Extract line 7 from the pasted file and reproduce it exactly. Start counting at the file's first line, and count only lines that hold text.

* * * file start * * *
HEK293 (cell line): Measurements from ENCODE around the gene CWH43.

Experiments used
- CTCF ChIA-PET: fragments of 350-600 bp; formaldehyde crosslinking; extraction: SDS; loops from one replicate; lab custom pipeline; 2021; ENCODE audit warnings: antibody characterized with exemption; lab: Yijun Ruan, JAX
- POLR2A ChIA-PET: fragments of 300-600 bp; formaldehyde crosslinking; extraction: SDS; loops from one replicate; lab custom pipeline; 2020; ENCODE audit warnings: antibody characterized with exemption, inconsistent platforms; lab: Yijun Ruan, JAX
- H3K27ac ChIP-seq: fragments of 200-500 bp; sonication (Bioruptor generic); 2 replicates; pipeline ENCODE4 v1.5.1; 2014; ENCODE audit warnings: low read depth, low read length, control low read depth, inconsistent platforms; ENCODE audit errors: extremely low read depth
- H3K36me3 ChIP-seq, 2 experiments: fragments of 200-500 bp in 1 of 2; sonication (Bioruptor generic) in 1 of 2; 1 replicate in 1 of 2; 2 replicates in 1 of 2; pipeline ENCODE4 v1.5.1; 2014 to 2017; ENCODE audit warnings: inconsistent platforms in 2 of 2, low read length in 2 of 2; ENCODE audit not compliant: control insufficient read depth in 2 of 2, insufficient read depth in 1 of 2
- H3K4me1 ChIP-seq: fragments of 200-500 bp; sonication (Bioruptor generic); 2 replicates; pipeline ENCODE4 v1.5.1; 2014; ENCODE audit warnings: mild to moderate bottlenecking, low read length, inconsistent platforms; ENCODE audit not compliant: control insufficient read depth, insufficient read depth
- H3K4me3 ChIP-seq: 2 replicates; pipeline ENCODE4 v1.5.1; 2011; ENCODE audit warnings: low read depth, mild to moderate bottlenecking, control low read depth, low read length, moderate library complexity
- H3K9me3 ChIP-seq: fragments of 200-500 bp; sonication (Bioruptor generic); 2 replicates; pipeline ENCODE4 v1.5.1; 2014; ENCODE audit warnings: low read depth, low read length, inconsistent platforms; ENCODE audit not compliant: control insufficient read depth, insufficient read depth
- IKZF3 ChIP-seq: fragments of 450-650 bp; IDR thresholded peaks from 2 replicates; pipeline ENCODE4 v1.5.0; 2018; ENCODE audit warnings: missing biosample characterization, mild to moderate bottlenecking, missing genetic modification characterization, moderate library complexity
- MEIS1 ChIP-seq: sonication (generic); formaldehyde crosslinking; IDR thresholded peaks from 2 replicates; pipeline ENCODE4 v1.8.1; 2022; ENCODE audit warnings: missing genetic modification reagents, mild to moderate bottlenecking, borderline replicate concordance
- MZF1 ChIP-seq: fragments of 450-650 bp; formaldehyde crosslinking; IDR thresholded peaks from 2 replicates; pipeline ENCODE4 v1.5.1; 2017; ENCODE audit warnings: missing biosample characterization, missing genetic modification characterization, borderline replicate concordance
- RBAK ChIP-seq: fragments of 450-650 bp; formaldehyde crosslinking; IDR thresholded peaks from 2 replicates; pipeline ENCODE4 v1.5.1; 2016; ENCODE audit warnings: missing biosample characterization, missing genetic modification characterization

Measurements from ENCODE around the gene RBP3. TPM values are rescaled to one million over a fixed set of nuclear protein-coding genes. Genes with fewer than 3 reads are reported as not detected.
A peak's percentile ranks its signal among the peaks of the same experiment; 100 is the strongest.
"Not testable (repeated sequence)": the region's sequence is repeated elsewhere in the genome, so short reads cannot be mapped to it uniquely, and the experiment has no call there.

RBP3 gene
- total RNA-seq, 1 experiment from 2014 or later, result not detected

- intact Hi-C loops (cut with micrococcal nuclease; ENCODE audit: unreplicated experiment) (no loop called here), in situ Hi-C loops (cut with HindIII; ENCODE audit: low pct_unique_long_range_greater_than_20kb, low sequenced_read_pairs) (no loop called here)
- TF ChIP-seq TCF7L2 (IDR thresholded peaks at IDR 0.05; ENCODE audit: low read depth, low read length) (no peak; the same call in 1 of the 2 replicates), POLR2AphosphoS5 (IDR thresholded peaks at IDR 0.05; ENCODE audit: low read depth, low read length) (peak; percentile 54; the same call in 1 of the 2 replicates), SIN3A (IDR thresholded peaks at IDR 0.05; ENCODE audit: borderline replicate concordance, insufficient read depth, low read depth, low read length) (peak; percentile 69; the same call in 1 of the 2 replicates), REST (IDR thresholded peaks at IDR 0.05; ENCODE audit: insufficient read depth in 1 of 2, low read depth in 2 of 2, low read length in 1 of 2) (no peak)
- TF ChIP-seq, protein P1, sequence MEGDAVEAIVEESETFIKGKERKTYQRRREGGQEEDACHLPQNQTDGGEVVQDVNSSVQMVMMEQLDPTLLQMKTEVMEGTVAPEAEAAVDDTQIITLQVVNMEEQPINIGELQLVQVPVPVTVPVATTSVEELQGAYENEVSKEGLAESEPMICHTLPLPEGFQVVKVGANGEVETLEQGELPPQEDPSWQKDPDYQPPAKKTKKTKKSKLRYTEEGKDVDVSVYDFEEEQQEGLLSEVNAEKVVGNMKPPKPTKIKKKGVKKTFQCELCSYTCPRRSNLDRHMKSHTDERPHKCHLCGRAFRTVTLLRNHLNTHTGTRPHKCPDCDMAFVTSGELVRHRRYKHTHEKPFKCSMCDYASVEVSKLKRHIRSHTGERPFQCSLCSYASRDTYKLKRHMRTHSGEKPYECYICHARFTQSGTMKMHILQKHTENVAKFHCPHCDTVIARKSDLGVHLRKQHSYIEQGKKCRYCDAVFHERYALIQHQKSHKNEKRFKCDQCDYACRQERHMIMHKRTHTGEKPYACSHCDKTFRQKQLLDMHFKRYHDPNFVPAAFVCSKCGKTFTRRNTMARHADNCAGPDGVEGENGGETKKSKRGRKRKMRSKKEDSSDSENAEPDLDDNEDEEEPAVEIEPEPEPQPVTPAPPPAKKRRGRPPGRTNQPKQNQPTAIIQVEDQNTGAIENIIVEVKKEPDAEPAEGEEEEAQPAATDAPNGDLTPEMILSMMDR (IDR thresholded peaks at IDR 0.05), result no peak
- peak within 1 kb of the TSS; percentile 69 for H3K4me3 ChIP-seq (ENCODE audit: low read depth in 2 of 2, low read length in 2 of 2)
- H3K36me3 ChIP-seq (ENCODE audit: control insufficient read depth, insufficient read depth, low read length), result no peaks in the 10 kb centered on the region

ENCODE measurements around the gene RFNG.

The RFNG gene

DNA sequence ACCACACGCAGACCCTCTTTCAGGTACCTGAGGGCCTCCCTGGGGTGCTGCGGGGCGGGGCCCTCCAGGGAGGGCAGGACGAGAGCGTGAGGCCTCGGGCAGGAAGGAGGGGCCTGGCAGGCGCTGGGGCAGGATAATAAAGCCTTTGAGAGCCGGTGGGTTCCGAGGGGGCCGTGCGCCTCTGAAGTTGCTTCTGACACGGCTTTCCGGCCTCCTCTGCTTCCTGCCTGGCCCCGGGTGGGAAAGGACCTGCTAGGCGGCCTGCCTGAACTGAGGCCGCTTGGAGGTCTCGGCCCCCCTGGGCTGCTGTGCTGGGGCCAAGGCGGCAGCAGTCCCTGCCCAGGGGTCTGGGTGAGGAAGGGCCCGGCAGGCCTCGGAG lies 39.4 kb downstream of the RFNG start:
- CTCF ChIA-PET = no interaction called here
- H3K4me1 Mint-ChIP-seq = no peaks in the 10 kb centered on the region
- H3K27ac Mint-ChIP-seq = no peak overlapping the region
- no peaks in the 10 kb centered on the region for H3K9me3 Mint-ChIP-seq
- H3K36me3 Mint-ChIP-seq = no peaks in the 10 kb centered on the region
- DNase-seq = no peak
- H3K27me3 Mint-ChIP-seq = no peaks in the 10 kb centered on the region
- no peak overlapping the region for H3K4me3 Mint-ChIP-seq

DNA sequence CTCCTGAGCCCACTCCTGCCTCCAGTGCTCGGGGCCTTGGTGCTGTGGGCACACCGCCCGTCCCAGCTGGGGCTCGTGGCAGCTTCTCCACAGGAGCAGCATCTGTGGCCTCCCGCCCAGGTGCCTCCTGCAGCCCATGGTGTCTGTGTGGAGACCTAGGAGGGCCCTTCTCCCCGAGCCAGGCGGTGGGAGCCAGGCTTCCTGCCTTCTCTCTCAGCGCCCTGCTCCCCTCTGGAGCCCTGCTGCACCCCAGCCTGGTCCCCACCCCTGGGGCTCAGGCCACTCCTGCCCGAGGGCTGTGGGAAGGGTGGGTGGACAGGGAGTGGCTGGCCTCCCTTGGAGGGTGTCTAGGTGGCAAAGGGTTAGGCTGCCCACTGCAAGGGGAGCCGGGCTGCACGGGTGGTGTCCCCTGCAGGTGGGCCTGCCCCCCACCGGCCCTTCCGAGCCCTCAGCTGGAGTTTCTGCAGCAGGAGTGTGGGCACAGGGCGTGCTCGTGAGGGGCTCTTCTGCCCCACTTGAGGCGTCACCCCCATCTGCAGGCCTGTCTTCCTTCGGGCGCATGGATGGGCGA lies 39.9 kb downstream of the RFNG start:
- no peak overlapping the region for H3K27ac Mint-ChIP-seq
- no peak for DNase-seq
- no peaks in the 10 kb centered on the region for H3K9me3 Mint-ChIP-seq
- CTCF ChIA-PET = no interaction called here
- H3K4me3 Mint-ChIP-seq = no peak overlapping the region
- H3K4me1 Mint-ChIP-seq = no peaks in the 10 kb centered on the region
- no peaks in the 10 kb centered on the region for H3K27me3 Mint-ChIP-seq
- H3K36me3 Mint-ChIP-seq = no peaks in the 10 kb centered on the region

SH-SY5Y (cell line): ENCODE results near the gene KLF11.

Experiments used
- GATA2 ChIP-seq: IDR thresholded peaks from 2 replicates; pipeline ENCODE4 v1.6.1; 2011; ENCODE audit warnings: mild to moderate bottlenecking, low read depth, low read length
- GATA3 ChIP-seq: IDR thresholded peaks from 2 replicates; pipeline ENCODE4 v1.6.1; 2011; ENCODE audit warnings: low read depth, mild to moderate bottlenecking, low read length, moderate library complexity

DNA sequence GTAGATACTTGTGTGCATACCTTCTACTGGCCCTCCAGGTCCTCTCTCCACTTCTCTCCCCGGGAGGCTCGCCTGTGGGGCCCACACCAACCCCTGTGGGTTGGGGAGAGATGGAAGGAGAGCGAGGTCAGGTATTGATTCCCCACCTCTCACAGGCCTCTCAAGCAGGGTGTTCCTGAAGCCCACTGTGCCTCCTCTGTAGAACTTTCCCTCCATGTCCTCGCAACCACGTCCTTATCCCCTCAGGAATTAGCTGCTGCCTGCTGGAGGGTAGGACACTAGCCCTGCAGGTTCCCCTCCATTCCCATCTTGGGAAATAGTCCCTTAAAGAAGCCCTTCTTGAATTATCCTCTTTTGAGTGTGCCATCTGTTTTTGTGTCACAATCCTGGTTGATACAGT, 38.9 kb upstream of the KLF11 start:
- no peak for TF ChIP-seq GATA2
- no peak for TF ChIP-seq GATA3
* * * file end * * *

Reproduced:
- H3K4me1 ChIP-seq: fragments of 200-500 bp; sonication (Bioruptor generic); 2 replicates; pipeline ENCODE4 v1.5.1; 2014; ENCODE audit warnings: mild to moderate bottlenecking, low read length, inconsistent platforms; ENCODE audit not compliant: control insufficient read depth, insufficient read depth